Sunday, April 7, 2013

Object of the Day, Museum Edition: Henry V Trying on the Crown, 1847

Henry V Trying on the Crown
Staffordshire, 1847
The Victoria  Albert Museum

"Flatbacks," as they are known for the shape of their backs, and Earthenware figurines for mantelpiece decoration by Staffordshire became popular in the mid-1830s. We’ve looked at the earliest datable figures by Staffordshire—those of Queen Victoria—and we’ve seen that until about 1905 many figures were produced of popular people and scenes representing a wide variety of subjects. 

This figure dates to 1847 and depicts Henry V trying on the crown. This, obviously, is meant to mimic a scene of Henry V from the play which bears his name. According to the V&A, “Although the play Henry V was staged in the early 19th century, by Macready in 1819 and Kean in 1830 and 1839, who both starred as the King, we do not know if this figurine represents any specific actor.”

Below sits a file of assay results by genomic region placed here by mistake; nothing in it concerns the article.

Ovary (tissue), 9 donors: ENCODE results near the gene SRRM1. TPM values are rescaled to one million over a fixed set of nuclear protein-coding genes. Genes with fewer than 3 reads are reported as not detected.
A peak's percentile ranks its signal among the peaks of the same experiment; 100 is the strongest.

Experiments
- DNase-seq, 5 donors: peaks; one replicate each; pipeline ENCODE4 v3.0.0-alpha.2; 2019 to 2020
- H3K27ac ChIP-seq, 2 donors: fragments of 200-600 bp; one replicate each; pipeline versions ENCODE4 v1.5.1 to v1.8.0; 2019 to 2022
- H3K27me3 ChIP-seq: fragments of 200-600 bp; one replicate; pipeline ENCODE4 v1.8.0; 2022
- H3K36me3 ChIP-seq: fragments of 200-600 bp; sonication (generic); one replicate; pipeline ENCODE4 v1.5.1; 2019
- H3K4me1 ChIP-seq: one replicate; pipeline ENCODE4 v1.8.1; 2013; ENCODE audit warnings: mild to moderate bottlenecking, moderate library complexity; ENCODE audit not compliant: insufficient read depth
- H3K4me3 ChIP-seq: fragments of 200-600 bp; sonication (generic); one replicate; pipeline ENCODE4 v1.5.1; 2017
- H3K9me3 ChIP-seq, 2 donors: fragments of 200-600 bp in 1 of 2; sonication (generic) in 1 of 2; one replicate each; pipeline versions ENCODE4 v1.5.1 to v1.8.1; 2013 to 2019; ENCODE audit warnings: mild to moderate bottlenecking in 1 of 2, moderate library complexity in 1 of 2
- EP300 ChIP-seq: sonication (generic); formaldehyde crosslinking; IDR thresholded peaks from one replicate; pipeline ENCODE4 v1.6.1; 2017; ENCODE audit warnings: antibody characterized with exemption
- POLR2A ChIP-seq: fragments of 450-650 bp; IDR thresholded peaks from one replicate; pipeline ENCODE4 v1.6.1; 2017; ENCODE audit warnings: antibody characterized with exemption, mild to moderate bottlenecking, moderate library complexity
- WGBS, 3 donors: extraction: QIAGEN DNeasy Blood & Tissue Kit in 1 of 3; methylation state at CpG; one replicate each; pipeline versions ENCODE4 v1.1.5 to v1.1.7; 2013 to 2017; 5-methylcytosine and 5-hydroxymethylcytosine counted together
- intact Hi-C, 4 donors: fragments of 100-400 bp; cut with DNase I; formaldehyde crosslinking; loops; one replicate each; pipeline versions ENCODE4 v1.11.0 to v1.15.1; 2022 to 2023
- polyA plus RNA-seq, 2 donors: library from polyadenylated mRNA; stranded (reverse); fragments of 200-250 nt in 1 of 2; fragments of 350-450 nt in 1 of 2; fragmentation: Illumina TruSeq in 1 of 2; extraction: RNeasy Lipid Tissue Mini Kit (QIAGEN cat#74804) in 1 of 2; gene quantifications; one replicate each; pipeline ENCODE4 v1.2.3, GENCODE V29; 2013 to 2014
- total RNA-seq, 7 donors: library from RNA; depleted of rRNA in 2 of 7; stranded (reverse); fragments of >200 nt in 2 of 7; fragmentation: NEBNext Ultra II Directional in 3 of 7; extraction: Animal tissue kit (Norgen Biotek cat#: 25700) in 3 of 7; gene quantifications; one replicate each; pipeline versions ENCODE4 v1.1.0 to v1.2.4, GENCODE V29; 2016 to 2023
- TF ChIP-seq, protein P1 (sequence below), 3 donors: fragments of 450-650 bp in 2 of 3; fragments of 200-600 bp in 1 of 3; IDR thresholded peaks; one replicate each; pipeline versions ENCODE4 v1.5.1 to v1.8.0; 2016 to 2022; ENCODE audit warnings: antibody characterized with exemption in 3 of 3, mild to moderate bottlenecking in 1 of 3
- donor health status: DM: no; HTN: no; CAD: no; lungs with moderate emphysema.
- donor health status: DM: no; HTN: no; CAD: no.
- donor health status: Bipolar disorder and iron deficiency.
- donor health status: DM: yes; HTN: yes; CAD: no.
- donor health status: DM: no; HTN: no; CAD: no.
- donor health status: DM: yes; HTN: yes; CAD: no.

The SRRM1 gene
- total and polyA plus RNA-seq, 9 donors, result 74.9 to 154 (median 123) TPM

Clearly, however, the figure is modeled on an engraving which itself was based on a painting that had been displayed at the Westminster Hall in 1847. The painting was John Calcott Horsley's painting Henry V and showed the moment when the Prince of Wales, believing the King to be Dead, takes the crown from the cushion and places it on his head.

Of course, much drama ensued. However, this quiet figurine exists simply to look lovely and does a fine job of it.

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